A wide variety of thickening agents can be used in the greases of this invention. Included among the thickening agents are alkali and alkaline earth metal soaps of fatty acids and fatty materials having from about 12 to about 30 carbon atoms per molecule. The metals are typified by sodium, lithium, calcium and barium. Fatty materials are illustrated by stearic acid, hydroxystearic acid, stearin, cottonseed oil acids, oleic acid, palmitic acid, myristic acid and hydrogenated fish oils.

Other thickening agents include salt and salt-soap complexes as calcium stearate-acetate (U.S. Pat. No. 2,197,263), barium stearate acetate (U.S. Pat. No. 2,564,561), calcium stearate-caprylate-acetate complexes (U.S. Pat. No. 2,999,065), calcium caprylate-acetate (U.S. Pat. No. 2,999,066), and calcium salts and soaps of low-, intermediateand high-molecular weight acids and of nut oil acids.

Another group of thickening agents comprises substituted ureas, phthalocyanines, indanthrene, pigments such as perylimides, pyromellitdiimides, and ammeline.

The preferred thickening gelling agents employed in the grease compositions are essentially hydrophobic clays. Such thickening agents can be prepared from clays which are initially hydrophilic in character, but which have been converted into a hydrophobic condition by the introduction of long chain hydrocarbon radicals onto the surface of the clay particles prior to their use as a component of a grease composition, as, for example, by being subjected to a preliminary treatment with an organic cationic surface active agent, such as an onium compound. Typical onium compounds are tetraalkylammonium chlorides, such as dimethyl dioctadecyl ammonium chloride, dimethyl dibenzyl ammonium chloride and mixtures thereof. This method of conversion, being well known to those skilled in the art, is believed to require no further discussion, and does not form a part of the present invention. More specifically, the clays which are useful as starting materials in forming the thickening agents to be employed in the grease compositions, can comprise the naturally occurring chemically unmodified clays. These clays are crystalline complex silicates, the exact composition of which is not subject to precise description, since they vary widely from one natural source to another. These clays can be described as complex inorganic silicates such as aluminum silicates, magnesium silicates, barium silicates, and the like, containing, in addition to the silicate lattice, varying amounts of cation-exchangeable groups such as sodium. Hydrophilic clays which are particularly useful for conversion to desired thickening agents include montmorillonite clays, such as bentonite, attapulgite, hectorite, illite, saponite, sepiolite, biotite, vermiculite, zeolite clays, and the like. The thickening agent is employed in an amount from about 0.5 to about 30, and preferably from 3 percent to 15 percent by weight of the total grease composition.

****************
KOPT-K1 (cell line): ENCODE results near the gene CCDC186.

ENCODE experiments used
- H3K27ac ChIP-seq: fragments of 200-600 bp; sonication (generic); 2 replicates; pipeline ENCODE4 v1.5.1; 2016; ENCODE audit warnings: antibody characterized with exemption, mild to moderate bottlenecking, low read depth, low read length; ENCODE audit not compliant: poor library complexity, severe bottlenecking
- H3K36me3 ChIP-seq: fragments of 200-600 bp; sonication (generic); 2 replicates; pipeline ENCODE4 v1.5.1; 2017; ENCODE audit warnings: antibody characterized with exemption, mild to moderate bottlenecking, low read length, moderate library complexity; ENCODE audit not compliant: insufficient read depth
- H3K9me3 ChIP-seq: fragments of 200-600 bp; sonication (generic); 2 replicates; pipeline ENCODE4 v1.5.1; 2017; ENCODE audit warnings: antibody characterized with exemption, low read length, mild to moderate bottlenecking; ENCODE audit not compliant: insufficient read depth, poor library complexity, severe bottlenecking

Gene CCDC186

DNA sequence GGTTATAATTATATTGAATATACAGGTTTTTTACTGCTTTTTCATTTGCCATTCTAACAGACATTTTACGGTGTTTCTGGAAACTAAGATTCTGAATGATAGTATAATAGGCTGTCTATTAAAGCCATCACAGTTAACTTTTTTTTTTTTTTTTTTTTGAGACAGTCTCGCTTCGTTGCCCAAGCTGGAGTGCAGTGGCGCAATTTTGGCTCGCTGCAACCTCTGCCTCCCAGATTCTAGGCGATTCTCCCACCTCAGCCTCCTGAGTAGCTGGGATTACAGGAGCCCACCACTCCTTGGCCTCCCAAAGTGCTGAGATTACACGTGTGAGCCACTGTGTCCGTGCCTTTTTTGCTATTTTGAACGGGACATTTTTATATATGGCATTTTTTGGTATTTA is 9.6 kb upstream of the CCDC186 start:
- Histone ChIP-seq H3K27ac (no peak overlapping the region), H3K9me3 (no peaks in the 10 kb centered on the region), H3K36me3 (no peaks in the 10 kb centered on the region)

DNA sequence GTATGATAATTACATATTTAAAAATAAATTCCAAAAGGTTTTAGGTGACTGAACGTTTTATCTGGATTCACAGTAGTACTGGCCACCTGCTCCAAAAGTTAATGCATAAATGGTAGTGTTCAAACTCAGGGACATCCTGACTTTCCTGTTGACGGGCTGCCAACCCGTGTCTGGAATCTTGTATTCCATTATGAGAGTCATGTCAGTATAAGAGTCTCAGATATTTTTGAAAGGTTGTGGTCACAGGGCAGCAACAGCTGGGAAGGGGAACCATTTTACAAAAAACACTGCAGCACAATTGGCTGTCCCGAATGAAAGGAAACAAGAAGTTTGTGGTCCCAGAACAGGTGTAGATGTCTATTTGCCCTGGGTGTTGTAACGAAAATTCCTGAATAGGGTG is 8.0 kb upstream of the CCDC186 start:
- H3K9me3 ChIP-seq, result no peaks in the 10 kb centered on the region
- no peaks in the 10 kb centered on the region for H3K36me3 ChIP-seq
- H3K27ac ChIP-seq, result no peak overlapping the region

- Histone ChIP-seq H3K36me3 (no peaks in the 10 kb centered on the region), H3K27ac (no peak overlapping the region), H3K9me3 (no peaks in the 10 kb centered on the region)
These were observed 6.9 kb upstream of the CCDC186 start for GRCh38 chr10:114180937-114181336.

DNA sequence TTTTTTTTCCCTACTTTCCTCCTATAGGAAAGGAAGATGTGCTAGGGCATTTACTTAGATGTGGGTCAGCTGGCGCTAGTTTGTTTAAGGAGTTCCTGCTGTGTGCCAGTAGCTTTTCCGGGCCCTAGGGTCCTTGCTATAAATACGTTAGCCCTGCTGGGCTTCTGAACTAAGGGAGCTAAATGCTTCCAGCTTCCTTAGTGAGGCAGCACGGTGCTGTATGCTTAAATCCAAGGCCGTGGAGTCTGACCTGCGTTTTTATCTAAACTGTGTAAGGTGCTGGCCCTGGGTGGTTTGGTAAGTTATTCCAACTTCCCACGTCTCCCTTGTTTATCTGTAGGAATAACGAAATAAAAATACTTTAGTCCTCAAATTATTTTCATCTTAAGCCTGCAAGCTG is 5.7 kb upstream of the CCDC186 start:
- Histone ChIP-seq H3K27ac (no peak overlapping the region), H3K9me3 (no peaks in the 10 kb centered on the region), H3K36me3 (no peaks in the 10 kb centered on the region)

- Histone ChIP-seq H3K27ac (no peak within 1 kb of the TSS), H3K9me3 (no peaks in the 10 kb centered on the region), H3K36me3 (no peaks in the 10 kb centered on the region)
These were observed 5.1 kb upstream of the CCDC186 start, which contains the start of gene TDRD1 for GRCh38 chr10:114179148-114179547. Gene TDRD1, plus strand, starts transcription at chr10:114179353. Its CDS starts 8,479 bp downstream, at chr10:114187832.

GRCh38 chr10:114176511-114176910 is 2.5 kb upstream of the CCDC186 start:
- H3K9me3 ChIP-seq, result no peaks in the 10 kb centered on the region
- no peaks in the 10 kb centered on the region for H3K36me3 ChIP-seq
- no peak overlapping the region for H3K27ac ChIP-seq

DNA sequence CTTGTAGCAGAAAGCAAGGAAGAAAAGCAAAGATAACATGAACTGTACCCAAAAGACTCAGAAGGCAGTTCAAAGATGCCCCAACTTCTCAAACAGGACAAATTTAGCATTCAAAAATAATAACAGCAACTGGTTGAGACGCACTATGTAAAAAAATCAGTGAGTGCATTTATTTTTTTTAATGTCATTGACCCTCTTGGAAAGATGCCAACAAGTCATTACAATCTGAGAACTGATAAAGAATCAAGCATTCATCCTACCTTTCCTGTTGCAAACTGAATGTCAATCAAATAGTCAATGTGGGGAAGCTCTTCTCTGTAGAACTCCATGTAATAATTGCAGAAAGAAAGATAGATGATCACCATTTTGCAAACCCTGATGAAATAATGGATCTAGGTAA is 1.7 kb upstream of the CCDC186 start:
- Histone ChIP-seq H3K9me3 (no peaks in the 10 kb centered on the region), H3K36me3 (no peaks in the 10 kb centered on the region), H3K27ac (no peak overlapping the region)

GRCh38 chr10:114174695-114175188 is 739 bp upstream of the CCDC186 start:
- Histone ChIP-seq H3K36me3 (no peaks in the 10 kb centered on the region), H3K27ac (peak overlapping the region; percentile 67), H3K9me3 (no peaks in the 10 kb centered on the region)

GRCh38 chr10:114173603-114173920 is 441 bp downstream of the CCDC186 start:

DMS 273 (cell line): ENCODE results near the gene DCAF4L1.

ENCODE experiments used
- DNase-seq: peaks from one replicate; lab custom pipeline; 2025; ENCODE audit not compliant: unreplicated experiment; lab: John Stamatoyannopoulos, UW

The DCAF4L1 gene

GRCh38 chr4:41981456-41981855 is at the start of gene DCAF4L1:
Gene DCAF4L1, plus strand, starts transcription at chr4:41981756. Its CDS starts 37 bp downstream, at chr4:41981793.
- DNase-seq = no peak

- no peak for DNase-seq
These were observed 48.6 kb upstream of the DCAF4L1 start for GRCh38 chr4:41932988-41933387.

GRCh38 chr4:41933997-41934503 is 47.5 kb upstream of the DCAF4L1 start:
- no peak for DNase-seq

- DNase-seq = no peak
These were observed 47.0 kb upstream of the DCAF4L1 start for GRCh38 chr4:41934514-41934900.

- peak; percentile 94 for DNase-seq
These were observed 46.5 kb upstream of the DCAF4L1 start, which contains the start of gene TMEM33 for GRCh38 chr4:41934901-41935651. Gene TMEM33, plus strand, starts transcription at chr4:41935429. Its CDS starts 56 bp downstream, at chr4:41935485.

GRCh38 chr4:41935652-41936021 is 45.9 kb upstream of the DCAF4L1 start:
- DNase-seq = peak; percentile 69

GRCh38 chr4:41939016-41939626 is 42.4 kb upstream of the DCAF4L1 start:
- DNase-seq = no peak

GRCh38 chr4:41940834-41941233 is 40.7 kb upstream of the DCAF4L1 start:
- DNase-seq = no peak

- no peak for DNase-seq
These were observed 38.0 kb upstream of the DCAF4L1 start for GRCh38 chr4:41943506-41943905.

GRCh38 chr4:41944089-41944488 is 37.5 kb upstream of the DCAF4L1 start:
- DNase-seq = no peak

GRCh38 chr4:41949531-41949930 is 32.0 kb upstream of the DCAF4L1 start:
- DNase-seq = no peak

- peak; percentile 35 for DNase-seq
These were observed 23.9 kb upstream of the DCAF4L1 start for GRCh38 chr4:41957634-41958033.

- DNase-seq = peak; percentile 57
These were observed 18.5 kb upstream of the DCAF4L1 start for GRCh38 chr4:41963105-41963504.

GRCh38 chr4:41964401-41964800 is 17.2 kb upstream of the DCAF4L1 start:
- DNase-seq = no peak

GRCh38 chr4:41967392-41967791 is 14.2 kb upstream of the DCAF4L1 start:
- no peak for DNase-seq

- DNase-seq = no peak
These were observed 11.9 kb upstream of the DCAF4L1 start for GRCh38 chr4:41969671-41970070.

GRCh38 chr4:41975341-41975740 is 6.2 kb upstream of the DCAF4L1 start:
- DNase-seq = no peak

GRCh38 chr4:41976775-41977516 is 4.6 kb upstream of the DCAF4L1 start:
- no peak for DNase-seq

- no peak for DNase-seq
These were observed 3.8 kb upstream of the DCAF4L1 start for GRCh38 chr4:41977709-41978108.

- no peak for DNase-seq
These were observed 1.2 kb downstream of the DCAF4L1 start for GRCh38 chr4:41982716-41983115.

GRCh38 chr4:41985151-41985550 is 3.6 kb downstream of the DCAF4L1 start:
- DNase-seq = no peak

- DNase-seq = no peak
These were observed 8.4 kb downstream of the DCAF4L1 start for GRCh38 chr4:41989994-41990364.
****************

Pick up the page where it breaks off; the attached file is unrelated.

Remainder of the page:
Having described the invention in general aspects, the following examples are offered as specific illustrations. Parts are by weight.

EXAMPLES Example 1

A one-liter flask was charged with 209.3 grams of tris-2-ethylhexylphosphite and 16 grams of sulfur under a nitrogen atmosphere. The initial reaction elevated the temperature to C. When the temperature started to decline, heat was applied to maintain C. for eight hours. The product when analyzed was determined to contain 6.7 percent of phosphorus and 7.5 percent of sulfur.

Example 2

In accordance with the procedure of Example 1 a product was made from 208 grams of tri-isopropyl phosphite and 32 grams of sulfur. Analysis of the product showed 6.57 percent of phosphorus and 11.6 percent of sulfur.

Example 3

To 388 g (2.0 moles) dibutylhydrogen phosphite was added 64 g (2.0 moles) sulfur. The temperature was raised to C. under a nitrogen atmosphere with stirring and held for eight hours. The resulting reaction mixture was cooled to ambient temperature and the desired reaction product was recovered.

Example 4